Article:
This place is bigger than we thought. Phillip, our team geologist, says it goes all the way down into the ice shelf. How it got down there is a matter of speculation. We’re also not sure how it managed to migrate so close to the surface that a farmer was able to see it simply by turning over the soil. According to Phil, this place actually rose up from the glacial shelf and settled into the local sediment, instead of being unearthed gradually through the process of erosion (as is usually the case in these instances). Phil postulates warming arctic waters may have caused large ice sheets to shift, effectively pushing other sheets towards the surface (it couldn’t have just risen up by itself, after all).
In addition to the bizarre circumstances surrounding its discovery, the place itself is quite strange. For one, the statues and monuments punctuating its labyrinthine hallways and giant rooms are clearly inhuman (yet somehow display some influence of humanity, however miniscule). These beings, for lack of a more specific designation, seem to be paragons of a sort—large, majestic creatures, muscular in build, with strange elongated skulls, which sometimes displays marking not unlike tattoos or brands. And the craftsmanship is spectacular, unlike anything I’ve ever seen. Strangely, which is a word that is all to frequently uttered in this place, we haven’t been able to discover how they were made. The substance, whatever it is (Phil has yet to identify it), does not seem particularly malleable, and there is no evidence of chiseling or stonecutting of any sort. It’s as if these statues were not hewn, but instead were naturally occurring (this is clearly an impossibility, and it is only a matter of time, I suspect, before we determine the specific manner through which these effigies were made).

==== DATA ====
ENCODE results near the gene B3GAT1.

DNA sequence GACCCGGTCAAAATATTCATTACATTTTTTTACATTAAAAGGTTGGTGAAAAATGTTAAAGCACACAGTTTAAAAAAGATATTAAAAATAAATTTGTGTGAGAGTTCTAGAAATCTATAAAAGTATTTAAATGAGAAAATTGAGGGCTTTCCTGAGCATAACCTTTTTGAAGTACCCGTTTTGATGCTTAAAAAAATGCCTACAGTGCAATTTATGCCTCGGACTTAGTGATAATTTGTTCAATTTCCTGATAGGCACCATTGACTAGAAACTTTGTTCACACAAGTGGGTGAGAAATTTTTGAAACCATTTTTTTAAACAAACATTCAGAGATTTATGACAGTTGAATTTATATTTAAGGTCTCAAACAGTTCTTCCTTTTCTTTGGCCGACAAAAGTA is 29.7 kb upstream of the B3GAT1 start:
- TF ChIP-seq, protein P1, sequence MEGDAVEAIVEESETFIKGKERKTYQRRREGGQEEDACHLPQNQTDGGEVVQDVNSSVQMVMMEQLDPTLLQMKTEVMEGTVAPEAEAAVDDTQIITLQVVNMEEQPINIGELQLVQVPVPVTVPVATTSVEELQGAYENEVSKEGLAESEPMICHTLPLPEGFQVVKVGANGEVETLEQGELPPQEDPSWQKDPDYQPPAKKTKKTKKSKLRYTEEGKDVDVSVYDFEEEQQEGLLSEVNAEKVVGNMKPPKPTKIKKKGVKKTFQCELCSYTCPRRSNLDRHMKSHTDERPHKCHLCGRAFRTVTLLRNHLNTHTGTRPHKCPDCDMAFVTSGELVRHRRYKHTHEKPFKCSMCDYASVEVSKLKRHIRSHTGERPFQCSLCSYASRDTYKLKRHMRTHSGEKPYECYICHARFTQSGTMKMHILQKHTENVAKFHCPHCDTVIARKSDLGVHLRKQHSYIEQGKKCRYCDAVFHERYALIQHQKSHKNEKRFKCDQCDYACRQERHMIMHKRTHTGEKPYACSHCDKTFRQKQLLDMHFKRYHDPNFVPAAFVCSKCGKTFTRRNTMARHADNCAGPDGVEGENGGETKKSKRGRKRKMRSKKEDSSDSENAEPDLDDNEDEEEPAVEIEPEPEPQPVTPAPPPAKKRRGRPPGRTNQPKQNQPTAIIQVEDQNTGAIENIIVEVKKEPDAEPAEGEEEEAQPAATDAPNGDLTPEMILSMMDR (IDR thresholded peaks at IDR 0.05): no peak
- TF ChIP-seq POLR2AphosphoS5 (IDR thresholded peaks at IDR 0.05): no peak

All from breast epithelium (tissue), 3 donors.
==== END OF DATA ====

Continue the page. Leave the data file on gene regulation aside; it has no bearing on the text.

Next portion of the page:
This place never ceases to amaze me.
Journal Entry: November 17, 2015
Phil is missing and several members of the team have become…paranoid. Nancy Lindholm, an archeologist of some repute, keeps raving about hearing voices in the deeper areas of the structure (I’m inclined to believe they’re coming from inside her head, rather than the spacious chambers lining these ruins). Others swear that the hallways are somehow shifting, re-configuring themselves so as to (seemingly) prohibit travel into certain areas. While I certainly don’t believe the building is metamorphosing (I’m not a lunatic), I do know that this place is huge and can, as a result, easily lead to someone getting lost within its complicated corridors. That is why, no doubt, Phil is missing.